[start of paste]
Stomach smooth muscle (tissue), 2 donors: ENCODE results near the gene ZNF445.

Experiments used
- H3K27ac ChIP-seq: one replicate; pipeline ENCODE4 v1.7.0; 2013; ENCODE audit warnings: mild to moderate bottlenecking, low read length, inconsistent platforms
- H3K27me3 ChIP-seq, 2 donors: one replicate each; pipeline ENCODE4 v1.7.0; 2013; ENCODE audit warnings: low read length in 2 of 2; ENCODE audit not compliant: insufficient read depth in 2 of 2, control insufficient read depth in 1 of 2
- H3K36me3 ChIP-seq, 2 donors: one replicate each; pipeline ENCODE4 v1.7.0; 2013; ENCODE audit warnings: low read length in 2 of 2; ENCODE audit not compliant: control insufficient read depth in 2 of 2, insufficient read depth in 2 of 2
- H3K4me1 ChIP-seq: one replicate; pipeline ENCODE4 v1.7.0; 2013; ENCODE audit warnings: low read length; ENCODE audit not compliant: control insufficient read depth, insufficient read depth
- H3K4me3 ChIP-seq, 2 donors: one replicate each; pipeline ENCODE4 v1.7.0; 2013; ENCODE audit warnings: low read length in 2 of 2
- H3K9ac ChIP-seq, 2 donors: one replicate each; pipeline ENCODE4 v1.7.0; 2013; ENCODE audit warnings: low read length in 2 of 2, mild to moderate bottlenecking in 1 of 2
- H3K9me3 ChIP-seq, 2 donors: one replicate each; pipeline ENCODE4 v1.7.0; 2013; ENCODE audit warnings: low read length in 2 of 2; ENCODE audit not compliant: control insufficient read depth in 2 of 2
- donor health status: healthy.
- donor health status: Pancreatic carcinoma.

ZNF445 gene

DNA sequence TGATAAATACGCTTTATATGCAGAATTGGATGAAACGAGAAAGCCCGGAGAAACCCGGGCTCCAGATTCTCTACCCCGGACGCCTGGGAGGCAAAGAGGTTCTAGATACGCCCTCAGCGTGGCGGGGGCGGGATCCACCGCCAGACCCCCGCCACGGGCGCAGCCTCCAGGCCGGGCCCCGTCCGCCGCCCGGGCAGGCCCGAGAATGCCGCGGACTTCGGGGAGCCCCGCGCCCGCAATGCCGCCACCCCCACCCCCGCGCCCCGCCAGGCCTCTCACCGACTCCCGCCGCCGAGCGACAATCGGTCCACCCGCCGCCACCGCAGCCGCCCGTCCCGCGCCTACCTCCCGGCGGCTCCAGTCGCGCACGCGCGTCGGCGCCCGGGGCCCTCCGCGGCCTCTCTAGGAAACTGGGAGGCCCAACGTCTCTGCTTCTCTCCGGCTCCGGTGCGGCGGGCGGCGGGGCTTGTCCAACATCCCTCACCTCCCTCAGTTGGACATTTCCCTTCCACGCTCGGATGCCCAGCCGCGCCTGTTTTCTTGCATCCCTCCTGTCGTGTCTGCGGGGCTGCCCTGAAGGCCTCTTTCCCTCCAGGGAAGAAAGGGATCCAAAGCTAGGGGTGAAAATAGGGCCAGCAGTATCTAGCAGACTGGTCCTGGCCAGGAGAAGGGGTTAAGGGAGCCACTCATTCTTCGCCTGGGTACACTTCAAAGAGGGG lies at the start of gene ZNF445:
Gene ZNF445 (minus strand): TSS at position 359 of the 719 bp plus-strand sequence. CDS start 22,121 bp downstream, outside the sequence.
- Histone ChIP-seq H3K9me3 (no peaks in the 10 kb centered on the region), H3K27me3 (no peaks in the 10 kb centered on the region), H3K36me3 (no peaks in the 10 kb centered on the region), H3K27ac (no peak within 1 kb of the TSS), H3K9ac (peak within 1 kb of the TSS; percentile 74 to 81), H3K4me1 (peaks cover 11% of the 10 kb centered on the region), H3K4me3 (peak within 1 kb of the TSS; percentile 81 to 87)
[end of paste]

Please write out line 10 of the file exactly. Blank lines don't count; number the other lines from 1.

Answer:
- donor health status: healthy.